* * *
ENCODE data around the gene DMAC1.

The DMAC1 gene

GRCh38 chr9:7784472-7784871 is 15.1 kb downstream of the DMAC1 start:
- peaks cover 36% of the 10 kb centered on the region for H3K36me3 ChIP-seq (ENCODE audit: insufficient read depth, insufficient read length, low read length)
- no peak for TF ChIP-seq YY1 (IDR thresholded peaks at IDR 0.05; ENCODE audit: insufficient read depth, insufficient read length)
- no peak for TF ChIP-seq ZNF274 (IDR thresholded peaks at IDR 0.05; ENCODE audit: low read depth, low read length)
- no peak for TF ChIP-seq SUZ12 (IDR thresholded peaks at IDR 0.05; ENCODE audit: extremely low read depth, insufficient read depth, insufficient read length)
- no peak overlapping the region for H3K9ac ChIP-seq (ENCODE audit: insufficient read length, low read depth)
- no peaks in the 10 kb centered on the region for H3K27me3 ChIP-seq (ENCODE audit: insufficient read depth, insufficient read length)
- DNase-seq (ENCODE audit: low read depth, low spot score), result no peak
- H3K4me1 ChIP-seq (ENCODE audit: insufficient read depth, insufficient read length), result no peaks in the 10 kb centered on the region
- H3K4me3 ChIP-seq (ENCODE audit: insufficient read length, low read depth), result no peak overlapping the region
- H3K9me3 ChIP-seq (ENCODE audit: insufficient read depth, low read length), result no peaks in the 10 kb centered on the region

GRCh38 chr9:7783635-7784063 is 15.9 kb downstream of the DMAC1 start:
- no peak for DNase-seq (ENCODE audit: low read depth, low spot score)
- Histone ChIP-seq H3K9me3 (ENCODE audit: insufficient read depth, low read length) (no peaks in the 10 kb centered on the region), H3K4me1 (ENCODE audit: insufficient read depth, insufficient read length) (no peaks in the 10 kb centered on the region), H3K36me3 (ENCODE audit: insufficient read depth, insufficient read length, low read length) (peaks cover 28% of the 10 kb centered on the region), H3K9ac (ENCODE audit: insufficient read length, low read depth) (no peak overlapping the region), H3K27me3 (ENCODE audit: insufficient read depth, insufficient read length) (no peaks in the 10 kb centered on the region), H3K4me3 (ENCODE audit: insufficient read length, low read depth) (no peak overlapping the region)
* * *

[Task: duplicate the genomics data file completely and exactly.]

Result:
ENCODE data around the gene DMAC1.

The DMAC1 gene

GRCh38 chr9:7784472-7784871 is 15.1 kb downstream of the DMAC1 start:
- peaks cover 36% of the 10 kb centered on the region for H3K36me3 ChIP-seq (ENCODE audit: insufficient read depth, insufficient read length, low read length)
- no peak for TF ChIP-seq YY1 (IDR thresholded peaks at IDR 0.05; ENCODE audit: insufficient read depth, insufficient read length)
- no peak for TF ChIP-seq ZNF274 (IDR thresholded peaks at IDR 0.05; ENCODE audit: low read depth, low read length)
- no peak for TF ChIP-seq SUZ12 (IDR thresholded peaks at IDR 0.05; ENCODE audit: extremely low read depth, insufficient read depth, insufficient read length)
- no peak overlapping the region for H3K9ac ChIP-seq (ENCODE audit: insufficient read length, low read depth)
- no peaks in the 10 kb centered on the region for H3K27me3 ChIP-seq (ENCODE audit: insufficient read depth, insufficient read length)
- DNase-seq (ENCODE audit: low read depth, low spot score), result no peak
- H3K4me1 ChIP-seq (ENCODE audit: insufficient read depth, insufficient read length), result no peaks in the 10 kb centered on the region
- H3K4me3 ChIP-seq (ENCODE audit: insufficient read length, low read depth), result no peak overlapping the region
- H3K9me3 ChIP-seq (ENCODE audit: insufficient read depth, low read length), result no peaks in the 10 kb centered on the region

GRCh38 chr9:7783635-7784063 is 15.9 kb downstream of the DMAC1 start:
- no peak for DNase-seq (ENCODE audit: low read depth, low spot score)
- Histone ChIP-seq H3K9me3 (ENCODE audit: insufficient read depth, low read length) (no peaks in the 10 kb centered on the region), H3K4me1 (ENCODE audit: insufficient read depth, insufficient read length) (no peaks in the 10 kb centered on the region), H3K36me3 (ENCODE audit: insufficient read depth, insufficient read length, low read length) (peaks cover 28% of the 10 kb centered on the region), H3K9ac (ENCODE audit: insufficient read length, low read depth) (no peak overlapping the region), H3K27me3 (ENCODE audit: insufficient read depth, insufficient read length) (no peaks in the 10 kb centered on the region), H3K4me3 (ENCODE audit: insufficient read length, low read depth) (no peak overlapping the region)